Henry NamesakesBy Frank Millikan
Historian, Joseph Henry Papers Project
Images scanned by Jennifer Nichols
Program Assistant, Institutional History Division
Over the years, people have honored Joseph Henry by naming a variety of things after him, including a laboratory, a professorial chair, ships, and even a mountain range. Featured below is a selection of Henry namesakes, given in chronological order. Note that the naming began during Henry's own lifetime (1797-1878). (Please click on photographs for larger images.)
ca. 1854   Schooner Joseph Henry
ca. 1855   Cape Henry
Henry backed several expeditions to the North Pole from the 1850s to the 1870s. One of the most famous of these was the Second Grinnell Expedition (1853-1855), organized and led by surgeon/explorer Elisha Kent Kane. Although the expedition failed in its main mission--to locate the missing polar explorer Sir John Franklin--it did gather meteorological and other scientific data while penetrating previously unexplored regions. Kane named scores of coastal bays, inlets, and other geographical features. One of these, a small projection at 79° north latitude off the coast of Ellesmere Island, he named Cape Joseph Henry (now shortened to Cape Henry and not to be confused with the Cape Joseph Henry described below). Kane thereby acknowledged Henry for giving his endorsement to the expedition in an influential letter to the secretary of the navy and for providing Kane with scientific instructions and instruments.
In the course of his explorations, Kane sketched numerous arctic scenes, from which some three hundred engravings were made and published in his two-volume narrative of the expedition. Unfortunately, Kane does not provide a sketch of Cape Henry. The engraving at right is from Kane's depiction of icebergs near Life Boat Cove, south of Cape Henry. Here is Kane's evocative description: "A grander scene than our bay by moonlight can hardly be conceived.... It is a landscape such as Milton or Dante might imagine,--inorganic, desolate, mysterious. I have come down from deck with the feelings of a man who has looked upon a world unfinished by the hand of its Creator."2
ca. 1860-61   Henry Island
Isaac I. Hayes, who had served as surgeon to Kane's Second Grinnell Expedition, commanded his own arctic expedition in 1860-1861. In a lecture given at the Smithsonian shortly after his return, he expressed gratitude "to the Smithsonian Institution for the liberal support which was rendered by it to the expedition, not only by its contribution of scientific apparatus, but through the encouragement which was given towards effecting its organization by the influence of the distinguished gentleman [Henry] who is the principle executive officer of the establishment." In his book, The Open Polar Sea: A Narrative of a Voyage of Discovery Towards the North Pole, Hayes noted, "The Smithsonian furnished a good supply of barometers and thermometers, besides other apparatus not less important, and also spirits, cans, and other materials for the collection and preservation of specimens of Natural History."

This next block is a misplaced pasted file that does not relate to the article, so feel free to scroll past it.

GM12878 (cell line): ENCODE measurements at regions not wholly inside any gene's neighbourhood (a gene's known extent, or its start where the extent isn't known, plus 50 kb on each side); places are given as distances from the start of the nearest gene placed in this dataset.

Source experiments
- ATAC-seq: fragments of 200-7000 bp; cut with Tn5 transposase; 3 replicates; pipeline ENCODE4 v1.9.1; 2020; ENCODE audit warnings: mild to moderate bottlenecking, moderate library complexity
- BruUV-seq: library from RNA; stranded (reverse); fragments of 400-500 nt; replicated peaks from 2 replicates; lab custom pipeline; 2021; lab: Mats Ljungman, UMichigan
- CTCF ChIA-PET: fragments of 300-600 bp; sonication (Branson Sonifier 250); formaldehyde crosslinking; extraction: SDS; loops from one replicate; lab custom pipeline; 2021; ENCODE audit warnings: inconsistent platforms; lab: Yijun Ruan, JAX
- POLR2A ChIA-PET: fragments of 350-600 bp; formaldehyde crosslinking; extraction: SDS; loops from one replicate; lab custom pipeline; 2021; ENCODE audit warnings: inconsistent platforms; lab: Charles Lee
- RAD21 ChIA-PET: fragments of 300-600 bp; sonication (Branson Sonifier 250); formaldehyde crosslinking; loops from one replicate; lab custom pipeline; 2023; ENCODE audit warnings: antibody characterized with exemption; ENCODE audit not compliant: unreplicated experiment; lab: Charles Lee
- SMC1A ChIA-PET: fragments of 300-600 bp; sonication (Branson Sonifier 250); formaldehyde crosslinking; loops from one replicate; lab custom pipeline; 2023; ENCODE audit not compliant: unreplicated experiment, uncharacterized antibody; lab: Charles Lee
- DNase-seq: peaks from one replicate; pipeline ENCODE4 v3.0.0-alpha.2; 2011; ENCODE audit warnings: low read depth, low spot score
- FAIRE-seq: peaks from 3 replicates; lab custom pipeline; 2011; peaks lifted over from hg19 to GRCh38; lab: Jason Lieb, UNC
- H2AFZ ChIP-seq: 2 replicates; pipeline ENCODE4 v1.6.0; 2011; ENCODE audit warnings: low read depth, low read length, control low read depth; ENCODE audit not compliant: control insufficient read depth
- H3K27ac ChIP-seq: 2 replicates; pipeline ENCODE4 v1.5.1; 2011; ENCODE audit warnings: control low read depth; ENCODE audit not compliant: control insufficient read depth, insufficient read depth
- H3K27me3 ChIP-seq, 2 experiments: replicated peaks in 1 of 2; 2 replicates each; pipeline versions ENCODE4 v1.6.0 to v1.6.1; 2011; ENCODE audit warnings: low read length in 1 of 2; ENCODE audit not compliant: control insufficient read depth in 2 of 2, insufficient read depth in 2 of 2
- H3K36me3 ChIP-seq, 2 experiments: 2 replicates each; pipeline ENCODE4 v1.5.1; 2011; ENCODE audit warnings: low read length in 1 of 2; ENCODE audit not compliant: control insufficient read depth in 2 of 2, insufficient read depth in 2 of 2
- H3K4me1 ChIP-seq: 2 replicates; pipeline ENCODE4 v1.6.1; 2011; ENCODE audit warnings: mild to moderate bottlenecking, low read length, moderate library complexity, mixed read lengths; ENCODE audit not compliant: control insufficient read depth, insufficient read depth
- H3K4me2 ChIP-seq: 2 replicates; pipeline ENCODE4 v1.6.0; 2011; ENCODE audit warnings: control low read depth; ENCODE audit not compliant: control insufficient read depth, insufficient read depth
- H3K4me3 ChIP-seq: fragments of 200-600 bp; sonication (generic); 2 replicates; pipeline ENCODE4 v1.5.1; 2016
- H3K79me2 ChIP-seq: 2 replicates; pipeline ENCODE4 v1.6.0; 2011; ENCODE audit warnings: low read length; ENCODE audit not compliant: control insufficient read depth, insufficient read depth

North of the cape Kane had named after Henry, Hayes discovered a sound separating Grinnell Land from Ellesmere Island. In the mouth of the sound there appeared to be two large islands; he named the southernmost one after Henry and the other one after Alexander Dallas Bache (now Bache Peninsula). Henry Island is located at 79° north latitude, and is not to be confused with the Henry Island located much further south near Cape Breton, Nova Scotia (which has no apparent connection to Joseph Henry).3
1862   Isichthys henryi
Isichthys henryi is one of the so-called electric fishes, which generate a weak electric field to detect objects in their environment. Gill probably relished the opportunity to name this particular fish after Henry, given Henry's pioneering work in electromagnetism. The holotype (the specimen from which the species was described) is preserved at the National Museum of Natural History, Smithsonian Institution. A modern entry on the species notes that it is a freshwater fish that inhabits the West African coastal plains of Guinea, Sierra Leone, and Liberia, and the coastal rivers of Nigeria.4
1866   Heliodoxa jacula henryi
ca. 1869   Henry Mountains
ca. 1871   Cape Joseph Henry
The point sighted by Hall just before his death was Cape Joseph Henry, located at 82° north latitude. The cape, though well short of the North Pole, would become an important depot from which subsequent expeditions would venture forth into the unknown region called "The Great Frozen Sea." The commander of a British ship attempting to explore this region in 1875 wrote: "Beyond Cape Joseph Henry all was conjecture.... No land of any description could be seen to the northward--nothing but the rugged pack. So formidable and compact appeared this icy barrier that it seemed to stand out bold and resolute in its strength, effectually setting at defiance the puny efforts of man to penetrate its solidity, saying, as it were, 'Thus far shalt thou go, and no farther.'"
Hall's premature death has left us with little evidence about his naming of the cape. Presumably he was grateful for Henry's critical support of the expedition, particularly for the letter of endorsement he wrote, at Hall's request, on March 12, 1870, to the chairman of the U.S. House appropriation committee. Henry also, in his capacity as president of the National Academy of Sciences, chaired the committee that devised the expedition's scientific program. One possibly fateful decision Henry made was to choose as chief scientist for the expedition the German physicist, naturalist, and physician Emil Bessels. Although a contemporary investigation ruled that Hall died of natural causes, in 1968 Hall's biographer journeyed to the grave site to exhume Hall's body from the frozen ground. An autopsy confirmed arsenic poisoning. While the poisoning may have been unintentional, murder was a strong possibility. Hall's biographer considered Bessels a prime suspect.7